On days of varying light levels, especially bright sunny days, try switching to a pattern with a lot of flash in it. For some reason, a gaudy offering in bright sun seems to turn on that aggressive response in otherwise shy silvers. On the other hand, if your flashy fly is being refused, try switching to a duller pattern for a cast or two.
Vary Your Retrieve
Silvers most often key into an erratic retrieve. However, the length of strip as well as the pause between strips differs from angler to angler. Varying up your retrieve for a few casts can often turn on a pod of shy silvers.
Change Up the Weight of Your Flies
Like varying your retrieve, changing the weight of your fly can help as well. Under the same retrieve, a fly with heavier lead eyes will result in more action when stripped than a fly with lighter eyes. If you tie your own flies, try tying flies with varying weight for eyes to adapt to different situations.
Lighten Your Leader
We’re not talking about tapering down to 4x tippet here, but switching from 15 pound Maxima to 12 pound Maxima can help fool a timid silver or two. Better yet, try switching to a similar strength of fluorocarbon to increase your stealth.
Notice that of the tips mentioned above, several recommend trying them for a few casts. If you are sitting on a massive pod of slivers, and none will eat, after trying a few techniques mentioned above, your best bet might be to move. Odds are there are plenty more in the river, and the key may be finding a pod of more aggressive fish. However, if you are able to sting a few fish and the pod suddenly becomes inactive, before abandoning the spot completely, try moving just a short ways down the run and trying again. Often times the fish at the back of the run (downstream) are more aggressive and may be good for a couple more eats. On the other hand, if every pod seems uninterested in your offerings, then it is time to change it up using the tips above until you find what they want.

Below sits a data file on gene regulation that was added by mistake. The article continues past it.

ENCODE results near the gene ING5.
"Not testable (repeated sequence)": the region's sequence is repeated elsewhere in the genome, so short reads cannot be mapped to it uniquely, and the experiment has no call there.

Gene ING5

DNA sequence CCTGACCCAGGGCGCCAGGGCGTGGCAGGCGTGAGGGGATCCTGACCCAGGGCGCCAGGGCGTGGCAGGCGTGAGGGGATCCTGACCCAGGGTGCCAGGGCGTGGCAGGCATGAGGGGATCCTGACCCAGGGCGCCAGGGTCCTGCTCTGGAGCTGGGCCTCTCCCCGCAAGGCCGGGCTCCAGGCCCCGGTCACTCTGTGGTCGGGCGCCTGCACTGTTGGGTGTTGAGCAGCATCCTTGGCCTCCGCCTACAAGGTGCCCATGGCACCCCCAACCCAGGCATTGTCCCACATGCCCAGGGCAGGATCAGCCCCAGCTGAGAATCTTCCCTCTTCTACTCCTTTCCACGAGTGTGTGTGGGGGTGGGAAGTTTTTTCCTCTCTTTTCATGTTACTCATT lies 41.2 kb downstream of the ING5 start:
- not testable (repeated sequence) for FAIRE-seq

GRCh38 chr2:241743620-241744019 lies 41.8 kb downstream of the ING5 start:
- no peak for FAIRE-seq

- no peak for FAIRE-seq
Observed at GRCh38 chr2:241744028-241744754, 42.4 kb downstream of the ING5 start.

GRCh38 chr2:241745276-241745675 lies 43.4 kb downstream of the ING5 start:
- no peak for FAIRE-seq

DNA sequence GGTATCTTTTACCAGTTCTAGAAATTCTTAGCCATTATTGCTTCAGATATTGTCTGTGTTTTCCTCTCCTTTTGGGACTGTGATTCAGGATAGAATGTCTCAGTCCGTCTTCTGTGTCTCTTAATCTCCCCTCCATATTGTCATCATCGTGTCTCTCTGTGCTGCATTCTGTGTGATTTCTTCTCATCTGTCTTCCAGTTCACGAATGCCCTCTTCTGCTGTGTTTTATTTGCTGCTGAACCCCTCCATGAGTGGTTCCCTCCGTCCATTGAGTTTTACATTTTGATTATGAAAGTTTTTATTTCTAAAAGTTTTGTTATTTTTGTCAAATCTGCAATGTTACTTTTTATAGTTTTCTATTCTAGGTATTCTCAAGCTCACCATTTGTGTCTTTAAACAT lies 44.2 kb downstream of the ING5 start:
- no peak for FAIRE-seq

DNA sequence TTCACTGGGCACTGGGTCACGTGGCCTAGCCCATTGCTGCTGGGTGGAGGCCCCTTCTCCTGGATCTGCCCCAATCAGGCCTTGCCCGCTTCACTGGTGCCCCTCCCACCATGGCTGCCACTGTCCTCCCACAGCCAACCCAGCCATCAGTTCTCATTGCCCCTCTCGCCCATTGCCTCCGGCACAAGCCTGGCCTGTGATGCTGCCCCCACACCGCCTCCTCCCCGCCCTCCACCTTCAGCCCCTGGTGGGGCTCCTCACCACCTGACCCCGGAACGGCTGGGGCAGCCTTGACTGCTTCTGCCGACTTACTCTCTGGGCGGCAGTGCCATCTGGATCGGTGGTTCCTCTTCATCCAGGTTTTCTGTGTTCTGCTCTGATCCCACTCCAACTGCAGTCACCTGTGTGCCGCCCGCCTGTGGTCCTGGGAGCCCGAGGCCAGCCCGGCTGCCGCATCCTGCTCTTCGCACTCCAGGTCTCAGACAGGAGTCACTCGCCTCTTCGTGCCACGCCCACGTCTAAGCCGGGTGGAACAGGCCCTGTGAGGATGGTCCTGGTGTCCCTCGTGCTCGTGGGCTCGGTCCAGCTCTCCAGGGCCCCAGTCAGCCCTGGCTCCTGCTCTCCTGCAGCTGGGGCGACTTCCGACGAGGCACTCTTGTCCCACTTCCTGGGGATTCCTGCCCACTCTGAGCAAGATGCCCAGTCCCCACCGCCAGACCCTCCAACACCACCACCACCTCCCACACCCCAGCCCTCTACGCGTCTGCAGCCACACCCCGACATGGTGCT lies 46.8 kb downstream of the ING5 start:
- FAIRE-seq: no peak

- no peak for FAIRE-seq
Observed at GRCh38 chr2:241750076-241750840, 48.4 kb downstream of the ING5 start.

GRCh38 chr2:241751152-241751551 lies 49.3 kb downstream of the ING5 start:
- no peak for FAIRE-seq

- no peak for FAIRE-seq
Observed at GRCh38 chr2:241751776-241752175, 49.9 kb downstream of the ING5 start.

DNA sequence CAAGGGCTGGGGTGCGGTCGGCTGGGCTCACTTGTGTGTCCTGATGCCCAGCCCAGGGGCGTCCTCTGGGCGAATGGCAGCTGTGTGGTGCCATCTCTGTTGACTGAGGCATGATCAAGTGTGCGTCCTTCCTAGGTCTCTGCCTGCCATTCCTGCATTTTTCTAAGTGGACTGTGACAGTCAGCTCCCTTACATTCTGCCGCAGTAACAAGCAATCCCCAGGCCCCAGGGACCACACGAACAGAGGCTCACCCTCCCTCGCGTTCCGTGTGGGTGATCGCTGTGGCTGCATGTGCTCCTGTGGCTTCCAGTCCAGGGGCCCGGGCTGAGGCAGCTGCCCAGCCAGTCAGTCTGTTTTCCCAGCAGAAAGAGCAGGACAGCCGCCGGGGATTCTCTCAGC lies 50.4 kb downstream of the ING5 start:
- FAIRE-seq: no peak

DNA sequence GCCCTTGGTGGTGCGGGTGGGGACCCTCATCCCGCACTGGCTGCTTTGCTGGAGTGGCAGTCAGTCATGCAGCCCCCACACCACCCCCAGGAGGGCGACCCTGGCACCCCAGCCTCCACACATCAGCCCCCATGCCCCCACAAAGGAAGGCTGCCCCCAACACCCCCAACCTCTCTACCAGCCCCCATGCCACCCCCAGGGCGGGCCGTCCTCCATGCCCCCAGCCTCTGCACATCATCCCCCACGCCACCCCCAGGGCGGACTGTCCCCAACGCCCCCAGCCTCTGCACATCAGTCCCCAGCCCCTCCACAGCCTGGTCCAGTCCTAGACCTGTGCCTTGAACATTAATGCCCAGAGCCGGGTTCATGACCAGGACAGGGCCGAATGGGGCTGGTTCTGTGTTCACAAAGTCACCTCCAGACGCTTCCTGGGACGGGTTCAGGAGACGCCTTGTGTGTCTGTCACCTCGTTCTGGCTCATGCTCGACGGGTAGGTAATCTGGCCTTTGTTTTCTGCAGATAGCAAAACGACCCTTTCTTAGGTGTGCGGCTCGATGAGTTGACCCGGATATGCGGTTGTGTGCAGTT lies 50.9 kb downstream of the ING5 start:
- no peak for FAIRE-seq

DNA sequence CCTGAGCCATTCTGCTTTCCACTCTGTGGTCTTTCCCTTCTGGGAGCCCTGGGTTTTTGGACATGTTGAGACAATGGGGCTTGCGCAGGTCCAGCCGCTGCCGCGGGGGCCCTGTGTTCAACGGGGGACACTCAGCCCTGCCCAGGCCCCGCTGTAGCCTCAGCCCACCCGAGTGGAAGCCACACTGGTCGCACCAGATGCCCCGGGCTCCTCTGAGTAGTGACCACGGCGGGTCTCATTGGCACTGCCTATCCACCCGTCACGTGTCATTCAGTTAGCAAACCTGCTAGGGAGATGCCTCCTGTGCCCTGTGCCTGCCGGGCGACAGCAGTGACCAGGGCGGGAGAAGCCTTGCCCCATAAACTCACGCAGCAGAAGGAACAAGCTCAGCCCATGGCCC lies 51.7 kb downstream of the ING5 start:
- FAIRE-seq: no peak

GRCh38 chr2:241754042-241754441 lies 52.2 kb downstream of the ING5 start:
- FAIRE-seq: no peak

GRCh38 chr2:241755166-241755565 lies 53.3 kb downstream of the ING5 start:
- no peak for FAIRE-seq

More on Fly Fishing for Silver Salmon
Our run of silver salmon have just began their annual return to our home river at Alaska West. What does that mean, exactly? It means it won’t be long until our river is teeming with hyper-aggressive, hard-fighting, chrome bright, acrobatic coho that readily take flies. Sound good? It should.
Those who have experienced silver madness in our neck of the woods know that targeting silvers is not overly technical. A simple cast-out-and-strip-back is going to hook fish, a lot of fish. Bringing them to hand, however, is another story.
If you’re planning on chasing silvers this summer, consider the tips below to not only hook more silvers, but put more in the net.